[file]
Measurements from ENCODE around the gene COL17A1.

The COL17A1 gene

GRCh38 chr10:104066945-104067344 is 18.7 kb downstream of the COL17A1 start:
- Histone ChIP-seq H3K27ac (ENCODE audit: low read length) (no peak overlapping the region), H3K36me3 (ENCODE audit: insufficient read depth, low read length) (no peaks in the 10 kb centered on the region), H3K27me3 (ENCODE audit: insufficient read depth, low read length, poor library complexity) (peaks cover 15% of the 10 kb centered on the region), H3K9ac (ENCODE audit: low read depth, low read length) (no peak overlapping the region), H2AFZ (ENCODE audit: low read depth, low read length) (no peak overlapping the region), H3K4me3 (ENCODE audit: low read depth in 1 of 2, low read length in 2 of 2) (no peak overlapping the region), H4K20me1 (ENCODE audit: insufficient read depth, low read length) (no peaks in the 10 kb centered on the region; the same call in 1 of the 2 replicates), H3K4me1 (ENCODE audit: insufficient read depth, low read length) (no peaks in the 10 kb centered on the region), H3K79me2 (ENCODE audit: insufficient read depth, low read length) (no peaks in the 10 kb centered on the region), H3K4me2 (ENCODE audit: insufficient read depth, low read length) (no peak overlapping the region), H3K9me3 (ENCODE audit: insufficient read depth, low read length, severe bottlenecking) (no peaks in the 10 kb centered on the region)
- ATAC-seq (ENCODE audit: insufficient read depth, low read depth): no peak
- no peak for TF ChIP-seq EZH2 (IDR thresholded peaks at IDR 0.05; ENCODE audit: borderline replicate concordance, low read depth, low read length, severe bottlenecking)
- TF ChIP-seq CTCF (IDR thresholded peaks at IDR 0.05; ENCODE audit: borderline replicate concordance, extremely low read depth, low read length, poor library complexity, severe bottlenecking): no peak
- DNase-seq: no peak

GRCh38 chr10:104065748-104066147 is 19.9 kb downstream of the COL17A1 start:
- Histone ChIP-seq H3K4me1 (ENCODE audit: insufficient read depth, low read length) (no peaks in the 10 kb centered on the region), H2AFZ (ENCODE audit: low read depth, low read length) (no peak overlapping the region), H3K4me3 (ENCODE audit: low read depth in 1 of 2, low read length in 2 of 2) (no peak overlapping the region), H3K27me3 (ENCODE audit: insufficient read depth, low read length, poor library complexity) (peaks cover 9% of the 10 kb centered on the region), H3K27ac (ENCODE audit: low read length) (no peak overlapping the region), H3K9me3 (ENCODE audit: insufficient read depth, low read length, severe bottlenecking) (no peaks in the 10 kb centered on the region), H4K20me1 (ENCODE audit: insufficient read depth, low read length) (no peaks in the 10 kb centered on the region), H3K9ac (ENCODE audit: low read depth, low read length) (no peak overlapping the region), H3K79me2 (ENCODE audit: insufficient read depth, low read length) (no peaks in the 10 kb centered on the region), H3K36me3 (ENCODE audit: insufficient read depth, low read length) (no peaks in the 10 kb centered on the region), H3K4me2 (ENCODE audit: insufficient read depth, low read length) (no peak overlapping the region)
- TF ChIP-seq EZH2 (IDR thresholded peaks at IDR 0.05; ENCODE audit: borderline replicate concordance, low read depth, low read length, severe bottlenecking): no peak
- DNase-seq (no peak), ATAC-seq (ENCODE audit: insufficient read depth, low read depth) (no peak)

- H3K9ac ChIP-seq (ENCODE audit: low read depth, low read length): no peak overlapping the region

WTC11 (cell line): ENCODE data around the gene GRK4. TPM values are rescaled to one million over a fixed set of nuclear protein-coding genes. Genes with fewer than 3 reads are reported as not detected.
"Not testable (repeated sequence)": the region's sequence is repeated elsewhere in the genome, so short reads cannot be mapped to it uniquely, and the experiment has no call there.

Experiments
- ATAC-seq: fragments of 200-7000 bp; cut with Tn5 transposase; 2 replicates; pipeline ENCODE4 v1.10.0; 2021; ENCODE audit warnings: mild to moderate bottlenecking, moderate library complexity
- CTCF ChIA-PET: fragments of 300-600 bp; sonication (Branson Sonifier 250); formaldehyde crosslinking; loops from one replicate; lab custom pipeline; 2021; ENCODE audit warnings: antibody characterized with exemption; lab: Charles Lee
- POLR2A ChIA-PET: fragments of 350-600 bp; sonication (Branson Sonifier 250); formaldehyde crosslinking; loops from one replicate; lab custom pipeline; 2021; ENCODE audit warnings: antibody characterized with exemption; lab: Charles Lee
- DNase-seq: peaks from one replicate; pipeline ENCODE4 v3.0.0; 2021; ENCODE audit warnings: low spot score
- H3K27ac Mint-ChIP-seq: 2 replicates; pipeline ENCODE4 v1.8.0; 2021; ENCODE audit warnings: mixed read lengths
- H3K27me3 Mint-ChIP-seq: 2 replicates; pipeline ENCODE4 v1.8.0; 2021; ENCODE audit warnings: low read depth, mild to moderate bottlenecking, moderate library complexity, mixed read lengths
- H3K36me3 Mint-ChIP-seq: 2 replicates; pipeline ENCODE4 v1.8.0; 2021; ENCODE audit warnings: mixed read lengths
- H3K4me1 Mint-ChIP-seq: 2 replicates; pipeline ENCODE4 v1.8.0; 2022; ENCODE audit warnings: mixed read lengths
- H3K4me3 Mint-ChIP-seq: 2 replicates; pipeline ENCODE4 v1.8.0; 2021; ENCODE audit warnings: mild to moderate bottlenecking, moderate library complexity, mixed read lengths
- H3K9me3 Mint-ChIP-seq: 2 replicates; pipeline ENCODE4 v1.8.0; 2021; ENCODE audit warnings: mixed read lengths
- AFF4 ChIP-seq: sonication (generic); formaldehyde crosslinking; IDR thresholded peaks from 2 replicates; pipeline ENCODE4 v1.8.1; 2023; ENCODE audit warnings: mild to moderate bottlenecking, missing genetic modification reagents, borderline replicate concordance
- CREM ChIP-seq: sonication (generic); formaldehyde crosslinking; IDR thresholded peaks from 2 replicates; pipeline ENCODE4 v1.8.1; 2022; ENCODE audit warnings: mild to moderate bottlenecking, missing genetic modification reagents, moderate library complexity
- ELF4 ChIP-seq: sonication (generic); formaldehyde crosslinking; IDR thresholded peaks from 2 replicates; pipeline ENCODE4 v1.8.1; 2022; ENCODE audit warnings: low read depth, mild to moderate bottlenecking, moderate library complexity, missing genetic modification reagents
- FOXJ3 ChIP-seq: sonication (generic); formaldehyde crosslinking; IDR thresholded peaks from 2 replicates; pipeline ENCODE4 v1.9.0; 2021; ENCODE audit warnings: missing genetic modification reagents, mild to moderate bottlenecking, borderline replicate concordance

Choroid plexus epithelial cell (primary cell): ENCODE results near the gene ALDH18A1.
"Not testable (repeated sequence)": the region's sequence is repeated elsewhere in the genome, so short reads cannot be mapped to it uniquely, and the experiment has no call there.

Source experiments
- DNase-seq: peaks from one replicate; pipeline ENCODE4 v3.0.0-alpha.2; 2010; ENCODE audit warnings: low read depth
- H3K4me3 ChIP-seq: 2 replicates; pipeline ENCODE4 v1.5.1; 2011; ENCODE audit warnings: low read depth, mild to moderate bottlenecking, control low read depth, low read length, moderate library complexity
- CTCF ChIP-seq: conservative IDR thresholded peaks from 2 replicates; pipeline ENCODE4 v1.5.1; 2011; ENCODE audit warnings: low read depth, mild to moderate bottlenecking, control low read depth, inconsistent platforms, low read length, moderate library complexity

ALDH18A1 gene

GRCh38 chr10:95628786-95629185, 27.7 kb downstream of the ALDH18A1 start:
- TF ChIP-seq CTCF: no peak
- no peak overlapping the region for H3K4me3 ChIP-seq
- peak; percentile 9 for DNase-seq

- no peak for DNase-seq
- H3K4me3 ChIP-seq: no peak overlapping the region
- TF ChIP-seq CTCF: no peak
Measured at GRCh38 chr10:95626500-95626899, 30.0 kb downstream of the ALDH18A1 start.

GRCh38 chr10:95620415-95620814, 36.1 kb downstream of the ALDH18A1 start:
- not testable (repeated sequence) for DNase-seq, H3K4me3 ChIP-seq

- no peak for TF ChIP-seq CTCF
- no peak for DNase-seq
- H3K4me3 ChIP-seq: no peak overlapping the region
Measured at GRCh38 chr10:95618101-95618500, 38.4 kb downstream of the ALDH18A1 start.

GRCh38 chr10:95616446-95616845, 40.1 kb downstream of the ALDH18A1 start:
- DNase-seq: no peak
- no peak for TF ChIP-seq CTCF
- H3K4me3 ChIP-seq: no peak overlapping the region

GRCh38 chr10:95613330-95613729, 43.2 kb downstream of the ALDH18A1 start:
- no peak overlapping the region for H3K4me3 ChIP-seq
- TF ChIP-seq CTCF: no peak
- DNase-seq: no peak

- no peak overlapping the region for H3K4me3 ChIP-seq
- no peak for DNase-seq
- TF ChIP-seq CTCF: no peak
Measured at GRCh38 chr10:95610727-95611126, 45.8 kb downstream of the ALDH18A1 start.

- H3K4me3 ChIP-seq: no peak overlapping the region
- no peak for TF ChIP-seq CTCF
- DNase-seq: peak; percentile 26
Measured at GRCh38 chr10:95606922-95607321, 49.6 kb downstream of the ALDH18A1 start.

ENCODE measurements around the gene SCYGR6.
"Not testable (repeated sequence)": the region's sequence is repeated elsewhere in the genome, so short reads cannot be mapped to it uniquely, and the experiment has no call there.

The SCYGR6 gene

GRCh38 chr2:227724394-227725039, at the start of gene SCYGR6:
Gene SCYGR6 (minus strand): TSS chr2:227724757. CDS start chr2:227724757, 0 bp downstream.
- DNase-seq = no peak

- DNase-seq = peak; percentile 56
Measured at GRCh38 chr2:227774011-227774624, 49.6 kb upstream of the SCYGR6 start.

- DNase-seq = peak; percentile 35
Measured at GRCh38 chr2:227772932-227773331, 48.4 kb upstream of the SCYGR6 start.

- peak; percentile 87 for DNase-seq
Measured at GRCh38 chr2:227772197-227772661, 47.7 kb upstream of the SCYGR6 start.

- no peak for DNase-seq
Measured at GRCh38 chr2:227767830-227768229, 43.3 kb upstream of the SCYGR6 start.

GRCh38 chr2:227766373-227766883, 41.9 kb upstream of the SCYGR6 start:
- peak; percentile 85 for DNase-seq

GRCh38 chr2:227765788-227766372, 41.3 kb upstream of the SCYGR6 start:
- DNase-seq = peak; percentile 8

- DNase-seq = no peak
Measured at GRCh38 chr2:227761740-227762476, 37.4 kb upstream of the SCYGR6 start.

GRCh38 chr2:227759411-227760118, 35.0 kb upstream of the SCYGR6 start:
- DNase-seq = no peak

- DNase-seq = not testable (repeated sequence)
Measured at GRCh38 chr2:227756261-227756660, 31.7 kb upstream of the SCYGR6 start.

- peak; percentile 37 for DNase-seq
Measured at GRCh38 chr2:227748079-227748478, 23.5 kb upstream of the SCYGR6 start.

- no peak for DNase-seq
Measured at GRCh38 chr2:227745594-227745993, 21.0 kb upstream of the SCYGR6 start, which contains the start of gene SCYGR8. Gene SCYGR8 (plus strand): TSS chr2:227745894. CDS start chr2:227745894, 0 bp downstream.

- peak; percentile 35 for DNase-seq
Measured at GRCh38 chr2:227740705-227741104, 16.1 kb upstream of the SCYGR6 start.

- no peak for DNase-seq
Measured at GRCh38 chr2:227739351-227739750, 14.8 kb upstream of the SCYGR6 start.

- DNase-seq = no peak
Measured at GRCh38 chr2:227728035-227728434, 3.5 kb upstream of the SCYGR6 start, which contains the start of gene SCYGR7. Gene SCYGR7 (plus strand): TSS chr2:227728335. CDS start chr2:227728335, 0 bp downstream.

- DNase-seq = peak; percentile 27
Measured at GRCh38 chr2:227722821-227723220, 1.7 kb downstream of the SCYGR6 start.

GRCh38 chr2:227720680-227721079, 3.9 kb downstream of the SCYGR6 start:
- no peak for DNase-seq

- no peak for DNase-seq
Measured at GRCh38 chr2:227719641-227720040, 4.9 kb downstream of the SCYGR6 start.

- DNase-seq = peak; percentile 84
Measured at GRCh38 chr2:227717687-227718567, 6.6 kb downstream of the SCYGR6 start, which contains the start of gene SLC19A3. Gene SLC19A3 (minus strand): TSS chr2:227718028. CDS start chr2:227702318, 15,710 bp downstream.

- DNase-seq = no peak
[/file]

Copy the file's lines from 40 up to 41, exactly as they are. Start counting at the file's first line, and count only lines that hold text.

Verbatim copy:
- no peak overlapping the region for H3K4me3 ChIP-seq
- peak; percentile 9 for DNase-seq